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Learn about this rich, attractive, fascinating lady who was born in Port Tobacco, Maryland, and who was very active in the Washington, D.C. social scene, as well as who was a spy for the Confederacy during the Civil War. Rose is pictured here with her daughter.

  Rose O'Neal Greenhow

By John T. Marck

Throughout the Civil War, many of the spies were slaves who were desperate for the North to win, and thus secure their freedom. These slaves, both men and women, risked their lives passing information on to the Union army. In addition to the slaves, there was also a great deal of spying being done by well-to-do white women. Women spying for either the North or the South used their large hoop skirts to hide weapons, secret documents and other contraband, as well as other means.

Rose O'Neal Greenhow was born in Port Tobacco, Maryland about1817, the orphan of a prosperous planter family. She was rich and attractive, and to the disappointment of her many admirers, she married, yet was widowed in 1854 from her husband Dr. Robert Greenhow, with whom she bore four daughters. She had been very active in the prewar Washington social scene, with such political figures as James Buchanan and John C. Calhoun, one of her closest companions. Because of her contacts, she was able to obtain sensitive, and sometime classified information for the Confederacy.

Being careless concerning her activities, she soon aroused the suspicion of Allan Pinkerton, a police detective and Union informer. Pinkerton arrested Rose in August 1861, and through a search warrant, found detailed maps of Washington fortifications, and numerous notes and letters outlining Union military troop movements. Placed under arrest and housed in local jails, she was finally moved to the Old Capitol Prison in January 1862. Rose's eight-year-old daughter, also named Rose and called Little Rose, was also imprisoned with her at the Old Capitol Prison. From prison she continued her spy activities, and was able to forward this information to the Confederacy. In May 1862, she was released from prison and deported to Richmond, Virginia. For a time in Richmond she was imprisoned in her home, where she still continued her clandestine activities.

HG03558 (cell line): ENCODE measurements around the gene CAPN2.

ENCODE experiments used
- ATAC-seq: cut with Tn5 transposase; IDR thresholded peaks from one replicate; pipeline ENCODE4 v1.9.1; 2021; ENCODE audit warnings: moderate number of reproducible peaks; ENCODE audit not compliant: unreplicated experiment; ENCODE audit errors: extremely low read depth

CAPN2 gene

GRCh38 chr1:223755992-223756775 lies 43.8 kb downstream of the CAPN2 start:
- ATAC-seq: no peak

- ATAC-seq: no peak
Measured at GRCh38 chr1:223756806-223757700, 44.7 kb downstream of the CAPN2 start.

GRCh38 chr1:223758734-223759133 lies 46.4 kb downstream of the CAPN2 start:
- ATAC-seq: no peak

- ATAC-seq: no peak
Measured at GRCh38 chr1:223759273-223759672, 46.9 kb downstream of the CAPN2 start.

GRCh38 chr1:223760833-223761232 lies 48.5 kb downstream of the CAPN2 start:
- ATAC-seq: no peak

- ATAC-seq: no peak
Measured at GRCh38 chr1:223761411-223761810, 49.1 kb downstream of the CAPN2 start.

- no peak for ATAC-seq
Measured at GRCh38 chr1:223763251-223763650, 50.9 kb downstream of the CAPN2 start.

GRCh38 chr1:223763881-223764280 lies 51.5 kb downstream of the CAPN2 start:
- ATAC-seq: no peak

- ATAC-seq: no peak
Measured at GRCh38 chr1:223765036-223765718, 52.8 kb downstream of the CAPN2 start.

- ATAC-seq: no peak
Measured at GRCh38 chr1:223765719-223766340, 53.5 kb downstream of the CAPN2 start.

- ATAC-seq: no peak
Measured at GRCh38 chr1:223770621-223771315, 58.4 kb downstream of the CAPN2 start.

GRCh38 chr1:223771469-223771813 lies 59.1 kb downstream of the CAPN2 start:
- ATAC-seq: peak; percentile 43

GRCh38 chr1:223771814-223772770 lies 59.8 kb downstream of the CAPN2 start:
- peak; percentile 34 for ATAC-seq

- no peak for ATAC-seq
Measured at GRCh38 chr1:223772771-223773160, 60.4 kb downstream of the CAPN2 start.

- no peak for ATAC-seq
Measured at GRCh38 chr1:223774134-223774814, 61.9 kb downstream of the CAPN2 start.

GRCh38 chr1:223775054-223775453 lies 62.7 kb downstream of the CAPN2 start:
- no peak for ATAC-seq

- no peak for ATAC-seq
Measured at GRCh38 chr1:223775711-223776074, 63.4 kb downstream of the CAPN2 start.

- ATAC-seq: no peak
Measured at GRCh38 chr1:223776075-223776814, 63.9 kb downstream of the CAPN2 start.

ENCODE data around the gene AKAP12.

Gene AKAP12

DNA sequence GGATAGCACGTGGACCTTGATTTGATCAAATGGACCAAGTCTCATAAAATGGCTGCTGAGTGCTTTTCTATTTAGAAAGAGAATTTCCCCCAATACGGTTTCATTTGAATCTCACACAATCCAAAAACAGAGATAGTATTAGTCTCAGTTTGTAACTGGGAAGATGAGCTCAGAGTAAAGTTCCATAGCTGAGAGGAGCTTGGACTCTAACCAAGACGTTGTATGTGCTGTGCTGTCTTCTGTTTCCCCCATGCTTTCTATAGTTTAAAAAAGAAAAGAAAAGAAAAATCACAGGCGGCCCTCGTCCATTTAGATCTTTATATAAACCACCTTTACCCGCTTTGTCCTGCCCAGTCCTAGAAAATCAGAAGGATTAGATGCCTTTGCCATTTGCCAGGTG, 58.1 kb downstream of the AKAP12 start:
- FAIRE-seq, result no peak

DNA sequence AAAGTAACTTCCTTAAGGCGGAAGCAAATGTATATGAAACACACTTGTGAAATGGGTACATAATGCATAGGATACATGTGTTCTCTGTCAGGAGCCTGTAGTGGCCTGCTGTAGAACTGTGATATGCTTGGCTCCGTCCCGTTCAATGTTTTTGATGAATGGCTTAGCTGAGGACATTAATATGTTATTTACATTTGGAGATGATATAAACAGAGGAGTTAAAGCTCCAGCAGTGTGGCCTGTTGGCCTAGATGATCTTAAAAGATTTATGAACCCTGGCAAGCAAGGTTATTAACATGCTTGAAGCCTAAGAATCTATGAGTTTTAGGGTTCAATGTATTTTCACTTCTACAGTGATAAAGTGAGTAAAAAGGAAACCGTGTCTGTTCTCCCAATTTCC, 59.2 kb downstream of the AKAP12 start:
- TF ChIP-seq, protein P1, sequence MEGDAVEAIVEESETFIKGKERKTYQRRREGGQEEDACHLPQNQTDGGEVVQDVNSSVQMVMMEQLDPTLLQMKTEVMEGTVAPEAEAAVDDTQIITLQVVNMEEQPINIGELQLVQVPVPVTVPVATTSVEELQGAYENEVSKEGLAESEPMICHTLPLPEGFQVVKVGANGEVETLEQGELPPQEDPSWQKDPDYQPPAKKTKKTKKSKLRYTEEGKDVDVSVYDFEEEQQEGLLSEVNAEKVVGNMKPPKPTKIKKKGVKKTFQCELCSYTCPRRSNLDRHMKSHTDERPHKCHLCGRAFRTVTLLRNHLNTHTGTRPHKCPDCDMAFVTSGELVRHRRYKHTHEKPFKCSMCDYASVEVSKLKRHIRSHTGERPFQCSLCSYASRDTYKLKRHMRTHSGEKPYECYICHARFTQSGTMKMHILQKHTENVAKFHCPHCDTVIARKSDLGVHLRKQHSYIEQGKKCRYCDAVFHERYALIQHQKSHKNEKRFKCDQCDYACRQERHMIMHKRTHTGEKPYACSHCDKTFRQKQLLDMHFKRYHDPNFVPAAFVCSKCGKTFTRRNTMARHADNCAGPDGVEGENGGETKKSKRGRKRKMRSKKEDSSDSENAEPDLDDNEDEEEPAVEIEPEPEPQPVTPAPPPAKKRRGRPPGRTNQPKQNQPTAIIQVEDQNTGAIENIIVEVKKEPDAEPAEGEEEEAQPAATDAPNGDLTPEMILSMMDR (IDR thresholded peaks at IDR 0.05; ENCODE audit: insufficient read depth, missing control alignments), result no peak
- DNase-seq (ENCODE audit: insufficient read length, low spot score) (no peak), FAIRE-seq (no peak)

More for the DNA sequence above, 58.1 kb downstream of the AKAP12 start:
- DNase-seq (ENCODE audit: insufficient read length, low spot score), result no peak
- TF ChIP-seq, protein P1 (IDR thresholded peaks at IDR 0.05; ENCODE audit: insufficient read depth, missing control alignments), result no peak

In August 1863, she was sent by President Jefferson Davis to England and France on a diplomatic mission to plead the Confederacy's cause. While there she wrote and had published a book titled, "My Imprisonment and the First Year of Abolition Rule in Washington."

On October 1, 1864, Rose was returning to the United States on her blockade runner ship the Condor, when it was spotted by a Union warship off the coast of North Carolina. She reached the mouth of the Cape Fear River, outside of Wilmington, North Carolina when the Union ship gave chase. In the chase, the Condor ran aground on a sandbar in the early morning hours. A storm began, and Rose, fearing that the Condor would be captured, and she would be returned to prison, asked the captain to send her and two companions ashore in a small lifeboat. In the stormy waves, their boat capsized. Rose, who was carrying $2,000 in gold, at some point was forced under the water due to the weight of the gold.

Having drowned, her body was washed ashore and identified two days later. Rose Greenhow was given a military funeral and buried with honors in Washington, D.C. Each year her grave is decorated on Confederate Memorial Day.

Copyright 1990-2022 by John T. Marck. All Rights Reserved. This article and their accompanying pictures, photographs, and line art, may not be resold, reprinted, or redistributed for compensation of any kind without prior written permission from the author.